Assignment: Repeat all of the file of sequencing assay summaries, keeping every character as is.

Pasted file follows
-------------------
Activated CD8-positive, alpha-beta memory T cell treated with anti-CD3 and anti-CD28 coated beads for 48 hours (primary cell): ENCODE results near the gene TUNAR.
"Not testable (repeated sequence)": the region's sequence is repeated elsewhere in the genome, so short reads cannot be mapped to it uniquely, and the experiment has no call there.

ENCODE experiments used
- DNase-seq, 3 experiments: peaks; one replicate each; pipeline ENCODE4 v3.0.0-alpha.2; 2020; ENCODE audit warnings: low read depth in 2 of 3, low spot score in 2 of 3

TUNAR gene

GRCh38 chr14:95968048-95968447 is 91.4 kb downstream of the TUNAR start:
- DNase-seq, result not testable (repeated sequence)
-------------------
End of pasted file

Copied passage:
Activated CD8-positive, alpha-beta memory T cell treated with anti-CD3 and anti-CD28 coated beads for 48 hours (primary cell): ENCODE results near the gene TUNAR.
"Not testable (repeated sequence)": the region's sequence is repeated elsewhere in the genome, so short reads cannot be mapped to it uniquely, and the experiment has no call there.

ENCODE experiments used
- DNase-seq, 3 experiments: peaks; one replicate each; pipeline ENCODE4 v3.0.0-alpha.2; 2020; ENCODE audit warnings: low read depth in 2 of 3, low spot score in 2 of 3

TUNAR gene

GRCh38 chr14:95968048-95968447 is 91.4 kb downstream of the TUNAR start:
- DNase-seq, result not testable (repeated sequence)